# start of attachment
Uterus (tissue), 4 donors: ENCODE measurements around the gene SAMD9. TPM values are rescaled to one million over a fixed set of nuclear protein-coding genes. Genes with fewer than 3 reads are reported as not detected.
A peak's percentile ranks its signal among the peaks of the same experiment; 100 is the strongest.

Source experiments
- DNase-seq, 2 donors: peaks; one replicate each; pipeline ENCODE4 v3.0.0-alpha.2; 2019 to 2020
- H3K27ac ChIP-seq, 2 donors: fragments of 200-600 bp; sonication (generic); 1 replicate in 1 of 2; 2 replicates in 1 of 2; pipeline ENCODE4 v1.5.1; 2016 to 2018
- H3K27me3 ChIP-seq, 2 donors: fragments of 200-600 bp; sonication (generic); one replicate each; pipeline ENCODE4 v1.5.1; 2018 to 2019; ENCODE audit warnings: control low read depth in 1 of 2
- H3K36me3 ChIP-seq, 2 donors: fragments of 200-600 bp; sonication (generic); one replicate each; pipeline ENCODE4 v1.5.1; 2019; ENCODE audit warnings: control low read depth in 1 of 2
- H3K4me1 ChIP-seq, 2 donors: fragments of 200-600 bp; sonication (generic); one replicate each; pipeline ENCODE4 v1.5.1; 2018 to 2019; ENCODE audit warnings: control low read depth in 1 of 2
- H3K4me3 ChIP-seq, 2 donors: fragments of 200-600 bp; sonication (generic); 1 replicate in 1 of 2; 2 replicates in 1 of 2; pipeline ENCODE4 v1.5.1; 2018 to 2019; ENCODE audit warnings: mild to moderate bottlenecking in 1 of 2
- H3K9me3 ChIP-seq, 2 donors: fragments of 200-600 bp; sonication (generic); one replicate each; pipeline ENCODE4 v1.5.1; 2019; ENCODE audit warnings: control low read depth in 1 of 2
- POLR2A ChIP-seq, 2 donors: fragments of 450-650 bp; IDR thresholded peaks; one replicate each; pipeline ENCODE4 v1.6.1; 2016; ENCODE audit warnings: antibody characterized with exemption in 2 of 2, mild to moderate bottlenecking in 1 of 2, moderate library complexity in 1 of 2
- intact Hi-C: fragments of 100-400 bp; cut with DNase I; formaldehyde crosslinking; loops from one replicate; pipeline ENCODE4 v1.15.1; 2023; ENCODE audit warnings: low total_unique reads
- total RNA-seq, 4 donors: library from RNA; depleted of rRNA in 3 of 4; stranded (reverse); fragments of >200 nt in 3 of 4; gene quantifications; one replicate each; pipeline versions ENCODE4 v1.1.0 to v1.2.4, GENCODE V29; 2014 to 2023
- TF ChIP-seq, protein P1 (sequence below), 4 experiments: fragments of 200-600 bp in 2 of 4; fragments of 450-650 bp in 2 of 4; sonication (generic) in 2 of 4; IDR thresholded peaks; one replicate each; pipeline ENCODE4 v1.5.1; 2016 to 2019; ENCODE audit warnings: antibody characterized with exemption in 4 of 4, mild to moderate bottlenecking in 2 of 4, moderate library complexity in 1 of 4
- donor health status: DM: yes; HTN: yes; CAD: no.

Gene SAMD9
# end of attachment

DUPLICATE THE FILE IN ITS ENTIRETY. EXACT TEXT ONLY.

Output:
Uterus (tissue), 4 donors: ENCODE measurements around the gene SAMD9. TPM values are rescaled to one million over a fixed set of nuclear protein-coding genes. Genes with fewer than 3 reads are reported as not detected.
A peak's percentile ranks its signal among the peaks of the same experiment; 100 is the strongest.

Source experiments
- DNase-seq, 2 donors: peaks; one replicate each; pipeline ENCODE4 v3.0.0-alpha.2; 2019 to 2020
- H3K27ac ChIP-seq, 2 donors: fragments of 200-600 bp; sonication (generic); 1 replicate in 1 of 2; 2 replicates in 1 of 2; pipeline ENCODE4 v1.5.1; 2016 to 2018
- H3K27me3 ChIP-seq, 2 donors: fragments of 200-600 bp; sonication (generic); one replicate each; pipeline ENCODE4 v1.5.1; 2018 to 2019; ENCODE audit warnings: control low read depth in 1 of 2
- H3K36me3 ChIP-seq, 2 donors: fragments of 200-600 bp; sonication (generic); one replicate each; pipeline ENCODE4 v1.5.1; 2019; ENCODE audit warnings: control low read depth in 1 of 2
- H3K4me1 ChIP-seq, 2 donors: fragments of 200-600 bp; sonication (generic); one replicate each; pipeline ENCODE4 v1.5.1; 2018 to 2019; ENCODE audit warnings: control low read depth in 1 of 2
- H3K4me3 ChIP-seq, 2 donors: fragments of 200-600 bp; sonication (generic); 1 replicate in 1 of 2; 2 replicates in 1 of 2; pipeline ENCODE4 v1.5.1; 2018 to 2019; ENCODE audit warnings: mild to moderate bottlenecking in 1 of 2
- H3K9me3 ChIP-seq, 2 donors: fragments of 200-600 bp; sonication (generic); one replicate each; pipeline ENCODE4 v1.5.1; 2019; ENCODE audit warnings: control low read depth in 1 of 2
- POLR2A ChIP-seq, 2 donors: fragments of 450-650 bp; IDR thresholded peaks; one replicate each; pipeline ENCODE4 v1.6.1; 2016; ENCODE audit warnings: antibody characterized with exemption in 2 of 2, mild to moderate bottlenecking in 1 of 2, moderate library complexity in 1 of 2
- intact Hi-C: fragments of 100-400 bp; cut with DNase I; formaldehyde crosslinking; loops from one replicate; pipeline ENCODE4 v1.15.1; 2023; ENCODE audit warnings: low total_unique reads
- total RNA-seq, 4 donors: library from RNA; depleted of rRNA in 3 of 4; stranded (reverse); fragments of >200 nt in 3 of 4; gene quantifications; one replicate each; pipeline versions ENCODE4 v1.1.0 to v1.2.4, GENCODE V29; 2014 to 2023
- TF ChIP-seq, protein P1 (sequence below), 4 experiments: fragments of 200-600 bp in 2 of 4; fragments of 450-650 bp in 2 of 4; sonication (generic) in 2 of 4; IDR thresholded peaks; one replicate each; pipeline ENCODE4 v1.5.1; 2016 to 2019; ENCODE audit warnings: antibody characterized with exemption in 4 of 4, mild to moderate bottlenecking in 2 of 4, moderate library complexity in 1 of 4
- donor health status: DM: yes; HTN: yes; CAD: no.

Gene SAMD9